The film is brief (about fifty minutes), the production values are those of a videocassette that has been digitized and burned to DVD, and the acting falters somewhat. But the thing that troubles me most is the attempted reproducton of scenes from Shakespeare in Love. The authors, directors, and actors of that film did it well; why attempt to replicate what they did? I can only think that the producers of Shakespeare in London were waiting to get the rights to incorporate those scenes in their own documentary; when the rights didn't come through, they though, "Oh, well. We can do it ourselves!"

Tuesday, December 7, 2010

No Bed for Bacon: Tracing the Origins of Shakespeare in Love

Brahms, Caryl [pseud. of D. C. Abrahams], and S. J. Simon. No Bed for Bacon. London: Michael Joseph, 1941.

Shakespeare in Love. Dir. John Madden. Perf. Gwyneth Paltrow, Joseph Fiennes, Geoffrey Rush and Tom Wilkinson. 1998. DVD. Miramax, 1999.

It's not easy to forget the introduction to William Shakespeare that Shakespeare in Love gives us. The camera shows us a quill in close-up behind the opening title—Shakespeare is hard at work. Then we cut to what he's writing, and it turns out he's practicing his signature, complete with different spellings. In a lovely gesture, he wads up a sheet of signatures (which would be worth a hundred times its weight in gold if Southby's had such a sheet to auction off) and tosses it in a mug marked "A Present from Stratford upon Avon." Here's the scene in question:

It's marvelous, it's humorous, and it's intriguing. But where did that idea come from? Marc Norman and Tom Stoppard are the co-authors of the screenplay. Did they come up with that remarkable moment?

In some work I've been doing on Shakespeare-related fiction, I chanced upon a 1941 novel entitled No Bed for Bacon. There, on page 13, is the idea—though not, certainly, the details carried out in the film:
In a cold dark little room over against the back of the Theatre, Sir Francis Bacon was talking eloquently. Opposite him a melancholy figure sat tracing its signature on a pad.
He always practised tracing his signature when he was bored. He was always hoping that one of these days he would come to a firm decision upon which of them he liked the best. He looked at them. He considered. He shook his head. (13)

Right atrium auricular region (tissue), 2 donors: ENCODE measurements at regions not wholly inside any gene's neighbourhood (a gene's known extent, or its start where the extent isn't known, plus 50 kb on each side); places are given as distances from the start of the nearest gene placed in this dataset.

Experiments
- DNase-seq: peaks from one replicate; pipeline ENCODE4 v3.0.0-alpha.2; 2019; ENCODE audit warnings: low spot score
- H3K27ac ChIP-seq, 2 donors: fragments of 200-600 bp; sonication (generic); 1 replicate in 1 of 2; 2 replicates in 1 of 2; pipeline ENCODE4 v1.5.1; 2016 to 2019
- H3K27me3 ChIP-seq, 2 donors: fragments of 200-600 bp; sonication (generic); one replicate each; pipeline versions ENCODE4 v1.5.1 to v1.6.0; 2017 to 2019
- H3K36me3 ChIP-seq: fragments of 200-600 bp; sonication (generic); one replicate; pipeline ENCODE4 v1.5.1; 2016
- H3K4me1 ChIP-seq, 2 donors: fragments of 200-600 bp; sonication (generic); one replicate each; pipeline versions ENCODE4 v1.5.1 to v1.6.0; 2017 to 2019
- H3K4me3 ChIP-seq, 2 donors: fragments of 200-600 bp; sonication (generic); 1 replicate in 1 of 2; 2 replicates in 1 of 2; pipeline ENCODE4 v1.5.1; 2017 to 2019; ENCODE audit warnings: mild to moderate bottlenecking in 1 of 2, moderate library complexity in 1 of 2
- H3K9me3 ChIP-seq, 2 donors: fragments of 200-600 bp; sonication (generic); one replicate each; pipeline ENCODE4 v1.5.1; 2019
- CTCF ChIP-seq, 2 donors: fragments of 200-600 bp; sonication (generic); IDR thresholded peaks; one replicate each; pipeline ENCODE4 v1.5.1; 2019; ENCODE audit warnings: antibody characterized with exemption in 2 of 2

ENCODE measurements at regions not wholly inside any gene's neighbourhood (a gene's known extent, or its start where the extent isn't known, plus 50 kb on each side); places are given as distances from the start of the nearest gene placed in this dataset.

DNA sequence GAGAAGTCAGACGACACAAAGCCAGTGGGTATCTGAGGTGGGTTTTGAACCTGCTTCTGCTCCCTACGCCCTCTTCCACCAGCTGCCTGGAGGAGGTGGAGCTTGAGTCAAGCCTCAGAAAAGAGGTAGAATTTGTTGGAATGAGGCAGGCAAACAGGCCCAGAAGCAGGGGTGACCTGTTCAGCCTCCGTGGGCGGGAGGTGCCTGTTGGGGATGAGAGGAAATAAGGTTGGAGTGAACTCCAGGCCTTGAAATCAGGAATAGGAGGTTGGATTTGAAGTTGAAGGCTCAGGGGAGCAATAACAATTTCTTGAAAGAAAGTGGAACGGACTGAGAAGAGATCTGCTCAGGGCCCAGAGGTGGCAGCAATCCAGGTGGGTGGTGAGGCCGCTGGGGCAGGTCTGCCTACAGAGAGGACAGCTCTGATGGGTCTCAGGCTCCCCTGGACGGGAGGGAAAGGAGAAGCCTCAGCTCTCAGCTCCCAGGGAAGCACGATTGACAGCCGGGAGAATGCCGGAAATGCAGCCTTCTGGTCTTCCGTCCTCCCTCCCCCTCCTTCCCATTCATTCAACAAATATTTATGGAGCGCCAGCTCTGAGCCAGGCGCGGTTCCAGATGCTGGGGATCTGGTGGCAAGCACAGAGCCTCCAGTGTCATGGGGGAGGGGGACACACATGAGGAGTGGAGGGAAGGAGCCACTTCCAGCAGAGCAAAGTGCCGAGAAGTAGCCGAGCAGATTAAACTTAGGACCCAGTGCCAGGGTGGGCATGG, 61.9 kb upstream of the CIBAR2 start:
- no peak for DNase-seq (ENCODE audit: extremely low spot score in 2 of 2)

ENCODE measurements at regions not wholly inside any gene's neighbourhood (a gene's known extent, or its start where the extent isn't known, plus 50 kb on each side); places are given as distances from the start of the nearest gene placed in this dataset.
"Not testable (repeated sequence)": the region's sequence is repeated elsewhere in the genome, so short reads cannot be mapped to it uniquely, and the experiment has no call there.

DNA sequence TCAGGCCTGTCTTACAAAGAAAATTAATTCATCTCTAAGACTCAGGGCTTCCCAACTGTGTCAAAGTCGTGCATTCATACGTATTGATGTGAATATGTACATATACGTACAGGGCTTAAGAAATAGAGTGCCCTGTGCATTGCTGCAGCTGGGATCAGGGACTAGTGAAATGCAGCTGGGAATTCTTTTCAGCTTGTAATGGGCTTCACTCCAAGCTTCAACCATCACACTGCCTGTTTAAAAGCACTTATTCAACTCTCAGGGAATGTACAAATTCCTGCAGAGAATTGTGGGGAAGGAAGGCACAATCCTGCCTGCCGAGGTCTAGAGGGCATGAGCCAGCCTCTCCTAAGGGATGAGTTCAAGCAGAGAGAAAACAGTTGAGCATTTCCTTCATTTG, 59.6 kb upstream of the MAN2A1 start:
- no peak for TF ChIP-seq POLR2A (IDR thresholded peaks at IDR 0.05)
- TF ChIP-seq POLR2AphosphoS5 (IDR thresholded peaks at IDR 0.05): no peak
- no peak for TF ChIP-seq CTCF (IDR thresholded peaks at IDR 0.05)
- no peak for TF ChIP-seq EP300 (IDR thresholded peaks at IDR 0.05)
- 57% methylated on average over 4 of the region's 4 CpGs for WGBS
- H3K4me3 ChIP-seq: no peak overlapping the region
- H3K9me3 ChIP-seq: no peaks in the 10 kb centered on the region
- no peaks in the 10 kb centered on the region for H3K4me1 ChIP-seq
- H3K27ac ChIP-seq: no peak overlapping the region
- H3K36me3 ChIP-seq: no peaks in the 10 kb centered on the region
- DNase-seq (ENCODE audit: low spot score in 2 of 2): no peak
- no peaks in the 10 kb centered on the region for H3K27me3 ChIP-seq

Does that count as an allusion? An independent idea developing in two independent locations? Homage to the book? Plagiarism?

I'm not sure I would go as far as the last of those possibilities, but I have checked the credits of Shakespeare in Love, and I find no credit given to the book. And if the writers got the idea there, they should cite the source!

I am aware of a documentary that plays far too much on the popularity of Shakespeare in Love. Next time, Shakespeare in London: The Exact Same Thing as Shakespeare in Love (Except for the Last Four Letters).

Links: The Film at IMDB.

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Bardfilm is normally written as one word, though it can also be found under a search for "Bard Film Blog." Bardfilm is a Shakespeare blog (admittedly, one of many Shakespeare blogs), and it is dedicated to commentary on films (Shakespeare movies, The Shakespeare Movie, Shakespeare on television, Shakespeare at the cinema), plays, and other matter related to Shakespeare (allusions to Shakespeare in pop culture, quotes from Shakespeare in popular culture, quotations that come from Shakespeare, et cetera).

Unless otherwise indicated, quotations from Shakespeare's works are from the following edition:
Shakespeare, William. The Riverside Shakespeare. 2nd ed. Gen. ed. G. Blakemore Evans. Boston: Houghton Mifflin, 1997.
All material original to this blog is copyrighted: Copyright 2008-2039 (and into perpetuity thereafter) by Keith Jones.

The very instant that I saw you did / My heart fly to your service; there resides, / To make me slave to it; and, for your sake, / Am I this patient [b]log-man.

—The Tempest